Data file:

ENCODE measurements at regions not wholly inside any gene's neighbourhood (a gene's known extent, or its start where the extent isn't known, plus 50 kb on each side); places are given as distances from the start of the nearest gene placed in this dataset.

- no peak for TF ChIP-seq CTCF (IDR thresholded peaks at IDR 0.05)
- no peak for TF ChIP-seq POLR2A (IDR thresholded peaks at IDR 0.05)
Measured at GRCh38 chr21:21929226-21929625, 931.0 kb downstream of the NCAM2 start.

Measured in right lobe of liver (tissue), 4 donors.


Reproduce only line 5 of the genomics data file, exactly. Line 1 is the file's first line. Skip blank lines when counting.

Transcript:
Measured in right lobe of liver (tissue), 4 donors.